Nevada Appeal Staff Report

Back to: RunningCommentary
September 13, 2013
Follow RunningCommentary

Supervisors to vote on $41,500 settlement with euthanized dog’s owner

The owner of a dog euthanized by Carson City Animal Services against her wishes could receive $41,500 in a settlement if she signs a waiver of claims and the Board of Supervisors approves the deal Thursday.

The shih tzu, Rollie, was put down July 30 after being turned over to Animal Services five days earlier. A new code section governing animal care at the pound says Animal Services should board such animals for 10 days at the owner’s expense.

Owner Jeraldine Archuleta tried to recover the unlicensed dog July 26-27 but could not pay the fees due right away, according to the city. She asked for more time to pay.

According to the agenda for Thursday’s meeting, the new Animal Services code, adopted in May 2013, includes a provision for hardship cases.

It states that if an owner can document hardship, fees for the dog’s recovery may be waived by approval of Animal Services’ manager or director.

The item that will go before the city’s governing board requests authorization for payment of the $41,500 upon Archuleta’s “execution of a written settlement, waiver of claims and hold harmless …”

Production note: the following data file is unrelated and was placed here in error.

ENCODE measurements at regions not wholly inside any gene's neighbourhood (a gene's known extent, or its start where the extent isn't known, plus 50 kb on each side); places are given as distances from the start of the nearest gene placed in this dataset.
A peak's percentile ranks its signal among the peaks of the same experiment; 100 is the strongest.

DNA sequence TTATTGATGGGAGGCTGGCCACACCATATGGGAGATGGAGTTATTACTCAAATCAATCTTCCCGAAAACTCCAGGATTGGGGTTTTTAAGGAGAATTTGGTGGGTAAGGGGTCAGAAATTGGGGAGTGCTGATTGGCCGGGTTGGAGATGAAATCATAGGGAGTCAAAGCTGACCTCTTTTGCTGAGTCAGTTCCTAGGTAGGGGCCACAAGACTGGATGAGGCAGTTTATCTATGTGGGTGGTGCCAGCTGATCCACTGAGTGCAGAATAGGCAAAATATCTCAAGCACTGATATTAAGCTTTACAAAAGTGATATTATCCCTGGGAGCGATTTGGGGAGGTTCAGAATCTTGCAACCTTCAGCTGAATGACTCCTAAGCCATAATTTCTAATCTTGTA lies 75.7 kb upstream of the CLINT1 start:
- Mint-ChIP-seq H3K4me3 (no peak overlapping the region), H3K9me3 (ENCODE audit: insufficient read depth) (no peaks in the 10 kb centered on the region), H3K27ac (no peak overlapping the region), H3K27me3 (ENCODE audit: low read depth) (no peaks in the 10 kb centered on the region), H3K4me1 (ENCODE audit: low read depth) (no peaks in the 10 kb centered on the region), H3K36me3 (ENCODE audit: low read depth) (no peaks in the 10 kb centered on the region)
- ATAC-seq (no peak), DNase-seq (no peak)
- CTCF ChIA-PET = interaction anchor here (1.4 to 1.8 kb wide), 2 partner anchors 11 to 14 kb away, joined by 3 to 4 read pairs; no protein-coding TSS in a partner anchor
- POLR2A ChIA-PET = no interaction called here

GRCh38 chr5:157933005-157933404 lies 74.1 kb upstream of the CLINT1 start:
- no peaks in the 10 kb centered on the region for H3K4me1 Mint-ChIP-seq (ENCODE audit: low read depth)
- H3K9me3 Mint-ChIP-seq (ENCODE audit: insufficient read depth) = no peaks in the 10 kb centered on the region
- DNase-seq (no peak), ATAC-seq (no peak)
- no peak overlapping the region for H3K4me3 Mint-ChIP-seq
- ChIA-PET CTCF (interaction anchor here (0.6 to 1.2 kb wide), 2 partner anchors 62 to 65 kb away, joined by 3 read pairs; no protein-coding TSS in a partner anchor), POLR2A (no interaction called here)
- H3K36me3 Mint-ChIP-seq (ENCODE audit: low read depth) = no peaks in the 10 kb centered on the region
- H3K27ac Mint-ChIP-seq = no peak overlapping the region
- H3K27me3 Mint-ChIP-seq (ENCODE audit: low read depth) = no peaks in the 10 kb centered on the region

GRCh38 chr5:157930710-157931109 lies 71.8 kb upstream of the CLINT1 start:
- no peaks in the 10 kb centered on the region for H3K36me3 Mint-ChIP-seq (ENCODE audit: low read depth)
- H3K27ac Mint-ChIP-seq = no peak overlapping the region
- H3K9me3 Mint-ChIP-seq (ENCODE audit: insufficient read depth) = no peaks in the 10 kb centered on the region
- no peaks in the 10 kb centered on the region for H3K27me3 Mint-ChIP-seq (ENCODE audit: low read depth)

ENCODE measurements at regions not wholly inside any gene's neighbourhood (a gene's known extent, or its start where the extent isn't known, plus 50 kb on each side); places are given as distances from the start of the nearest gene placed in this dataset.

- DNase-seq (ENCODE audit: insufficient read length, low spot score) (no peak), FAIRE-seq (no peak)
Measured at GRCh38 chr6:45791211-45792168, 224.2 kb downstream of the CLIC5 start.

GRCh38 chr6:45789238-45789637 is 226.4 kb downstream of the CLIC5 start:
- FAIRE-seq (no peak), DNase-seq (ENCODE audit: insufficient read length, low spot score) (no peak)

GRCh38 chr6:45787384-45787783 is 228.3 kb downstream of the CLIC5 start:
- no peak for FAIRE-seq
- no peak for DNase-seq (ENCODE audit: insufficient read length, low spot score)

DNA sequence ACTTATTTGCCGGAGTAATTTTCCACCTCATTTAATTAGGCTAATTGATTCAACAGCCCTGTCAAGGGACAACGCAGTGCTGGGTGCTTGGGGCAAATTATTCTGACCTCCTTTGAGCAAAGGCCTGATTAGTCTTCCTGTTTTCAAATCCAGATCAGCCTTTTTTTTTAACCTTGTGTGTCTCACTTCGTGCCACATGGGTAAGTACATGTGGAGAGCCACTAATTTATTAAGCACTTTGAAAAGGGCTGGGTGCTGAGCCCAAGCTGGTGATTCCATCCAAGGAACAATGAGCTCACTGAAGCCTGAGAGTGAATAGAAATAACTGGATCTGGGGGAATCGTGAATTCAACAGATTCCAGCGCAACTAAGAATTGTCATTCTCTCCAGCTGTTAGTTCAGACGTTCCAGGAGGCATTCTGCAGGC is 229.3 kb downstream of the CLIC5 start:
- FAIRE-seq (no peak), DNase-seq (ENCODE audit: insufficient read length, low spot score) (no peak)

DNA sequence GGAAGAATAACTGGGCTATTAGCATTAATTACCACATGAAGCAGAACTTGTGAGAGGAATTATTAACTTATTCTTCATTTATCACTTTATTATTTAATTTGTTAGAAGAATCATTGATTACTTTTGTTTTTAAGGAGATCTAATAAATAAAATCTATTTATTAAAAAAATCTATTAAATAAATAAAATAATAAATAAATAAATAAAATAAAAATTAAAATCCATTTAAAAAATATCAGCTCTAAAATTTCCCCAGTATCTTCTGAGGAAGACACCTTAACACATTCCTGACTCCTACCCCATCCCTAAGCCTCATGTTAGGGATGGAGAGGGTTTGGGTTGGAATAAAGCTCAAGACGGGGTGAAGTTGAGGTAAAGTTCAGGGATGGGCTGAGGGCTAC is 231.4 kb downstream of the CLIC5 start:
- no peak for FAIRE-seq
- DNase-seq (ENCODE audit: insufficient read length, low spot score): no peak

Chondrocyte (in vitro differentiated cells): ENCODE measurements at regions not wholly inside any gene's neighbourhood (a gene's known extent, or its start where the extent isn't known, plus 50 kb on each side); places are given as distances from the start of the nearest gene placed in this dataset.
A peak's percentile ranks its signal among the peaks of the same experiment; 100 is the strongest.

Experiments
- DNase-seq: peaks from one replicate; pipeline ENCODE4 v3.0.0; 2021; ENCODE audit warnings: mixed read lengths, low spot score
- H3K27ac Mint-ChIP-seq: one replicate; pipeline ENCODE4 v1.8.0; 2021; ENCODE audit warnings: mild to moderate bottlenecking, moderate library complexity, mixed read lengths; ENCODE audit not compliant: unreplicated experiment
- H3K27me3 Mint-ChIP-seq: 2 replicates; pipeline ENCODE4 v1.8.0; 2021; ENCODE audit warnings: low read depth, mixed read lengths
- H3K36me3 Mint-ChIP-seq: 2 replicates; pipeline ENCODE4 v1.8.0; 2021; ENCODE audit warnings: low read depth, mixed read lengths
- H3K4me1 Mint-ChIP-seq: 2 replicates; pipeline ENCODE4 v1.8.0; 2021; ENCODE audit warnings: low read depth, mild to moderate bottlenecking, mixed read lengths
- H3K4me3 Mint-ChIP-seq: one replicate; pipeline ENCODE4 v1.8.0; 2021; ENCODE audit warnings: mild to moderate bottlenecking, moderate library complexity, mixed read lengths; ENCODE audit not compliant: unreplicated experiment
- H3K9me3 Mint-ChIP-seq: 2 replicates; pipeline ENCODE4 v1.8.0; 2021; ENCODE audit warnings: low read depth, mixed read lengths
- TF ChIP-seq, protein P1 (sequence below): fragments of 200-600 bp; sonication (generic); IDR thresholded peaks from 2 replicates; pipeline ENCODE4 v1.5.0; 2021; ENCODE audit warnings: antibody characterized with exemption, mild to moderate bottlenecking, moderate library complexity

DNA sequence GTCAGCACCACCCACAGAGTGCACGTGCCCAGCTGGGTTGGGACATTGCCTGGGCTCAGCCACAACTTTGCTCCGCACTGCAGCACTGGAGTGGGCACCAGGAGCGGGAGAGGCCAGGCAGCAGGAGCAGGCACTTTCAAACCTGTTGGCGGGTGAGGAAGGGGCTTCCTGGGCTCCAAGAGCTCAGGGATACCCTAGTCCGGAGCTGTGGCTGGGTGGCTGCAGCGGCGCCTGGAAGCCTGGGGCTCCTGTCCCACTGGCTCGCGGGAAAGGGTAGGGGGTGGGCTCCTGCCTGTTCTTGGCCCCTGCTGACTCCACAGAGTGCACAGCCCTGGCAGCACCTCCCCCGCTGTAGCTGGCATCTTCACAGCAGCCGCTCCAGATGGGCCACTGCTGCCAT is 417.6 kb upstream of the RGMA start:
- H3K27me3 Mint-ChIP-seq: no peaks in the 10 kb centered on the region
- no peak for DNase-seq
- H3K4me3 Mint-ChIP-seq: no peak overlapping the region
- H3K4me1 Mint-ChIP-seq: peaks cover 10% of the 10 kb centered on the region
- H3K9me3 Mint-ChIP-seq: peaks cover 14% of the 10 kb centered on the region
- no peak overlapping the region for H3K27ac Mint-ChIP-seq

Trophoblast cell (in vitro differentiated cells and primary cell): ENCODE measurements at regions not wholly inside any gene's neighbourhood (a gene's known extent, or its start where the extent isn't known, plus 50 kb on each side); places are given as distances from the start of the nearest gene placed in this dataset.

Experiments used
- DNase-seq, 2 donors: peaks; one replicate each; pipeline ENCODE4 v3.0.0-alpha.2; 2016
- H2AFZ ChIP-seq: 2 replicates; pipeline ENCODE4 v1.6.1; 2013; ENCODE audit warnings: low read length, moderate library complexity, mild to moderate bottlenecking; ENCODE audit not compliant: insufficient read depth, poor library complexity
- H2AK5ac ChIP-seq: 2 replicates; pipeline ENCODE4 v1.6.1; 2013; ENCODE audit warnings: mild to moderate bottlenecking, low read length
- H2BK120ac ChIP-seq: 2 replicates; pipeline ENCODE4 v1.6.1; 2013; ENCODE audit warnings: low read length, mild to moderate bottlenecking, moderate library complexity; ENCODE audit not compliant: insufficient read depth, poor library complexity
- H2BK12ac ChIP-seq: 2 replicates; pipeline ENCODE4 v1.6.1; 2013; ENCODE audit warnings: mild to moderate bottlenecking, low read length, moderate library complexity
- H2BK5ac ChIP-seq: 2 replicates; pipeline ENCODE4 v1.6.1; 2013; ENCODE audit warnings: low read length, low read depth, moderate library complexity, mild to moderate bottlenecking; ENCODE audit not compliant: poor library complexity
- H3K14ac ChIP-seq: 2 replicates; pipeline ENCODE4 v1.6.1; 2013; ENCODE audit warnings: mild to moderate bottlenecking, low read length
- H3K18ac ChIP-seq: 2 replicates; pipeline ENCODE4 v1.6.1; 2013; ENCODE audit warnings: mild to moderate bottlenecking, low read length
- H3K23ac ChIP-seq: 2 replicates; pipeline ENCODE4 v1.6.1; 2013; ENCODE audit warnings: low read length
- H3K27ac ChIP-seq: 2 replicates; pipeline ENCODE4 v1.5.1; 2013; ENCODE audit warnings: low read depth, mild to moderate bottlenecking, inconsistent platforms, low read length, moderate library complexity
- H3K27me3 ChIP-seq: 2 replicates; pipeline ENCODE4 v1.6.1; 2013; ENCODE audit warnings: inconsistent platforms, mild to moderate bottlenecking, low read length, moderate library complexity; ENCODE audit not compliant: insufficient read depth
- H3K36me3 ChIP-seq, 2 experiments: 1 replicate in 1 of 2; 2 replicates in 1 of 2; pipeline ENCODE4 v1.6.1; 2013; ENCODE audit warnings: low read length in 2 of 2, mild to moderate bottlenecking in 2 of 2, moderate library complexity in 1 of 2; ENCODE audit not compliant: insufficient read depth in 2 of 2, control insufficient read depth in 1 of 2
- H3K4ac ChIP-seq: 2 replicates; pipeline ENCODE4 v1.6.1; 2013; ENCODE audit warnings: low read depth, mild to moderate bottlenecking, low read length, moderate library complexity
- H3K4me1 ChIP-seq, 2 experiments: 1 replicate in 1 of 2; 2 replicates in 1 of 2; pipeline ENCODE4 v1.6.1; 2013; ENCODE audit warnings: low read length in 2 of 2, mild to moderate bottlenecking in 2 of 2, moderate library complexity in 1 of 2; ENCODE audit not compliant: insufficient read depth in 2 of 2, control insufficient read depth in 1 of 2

It also makes clear the payment would amount to a full settlement of all existing and any potential future claims and causes of action or damages against the city, as well as its current or former employees.

Archuleta made her case about the dog’s euthanasia public via a letter to the editor in the Nevada Appeal, prompting city government to close the Animal Services pound for three days for the stated reason of training personnel.

The city subsequently parted company with Animal Services manager Gail Radtke and has hired an interim manager. Radtke has sued the city, claiming she was unfairly let go.

The euthanasia controversy developed at the same time as an effort by a separate, private-sector group called the Carson Animal Services Initiative to raise money to help the city build a new shelter for dogs and other stray animals.

Archuleta’s lawyer, Cal Dunlap, declined to comment Thursday. He said he’d do so after the city and Archuleta have reached an agreement.


Explore Related Articles

Trending in: RunningCommentary

Trending Sitewide

The Record Courier Updated Sep 20, 2013 03:05PM Published Sep 13, 2013 06:20PM Copyright 2013 The Record Courier. All rights reserved. This material may not be published, broadcast, rewritten or redistributed.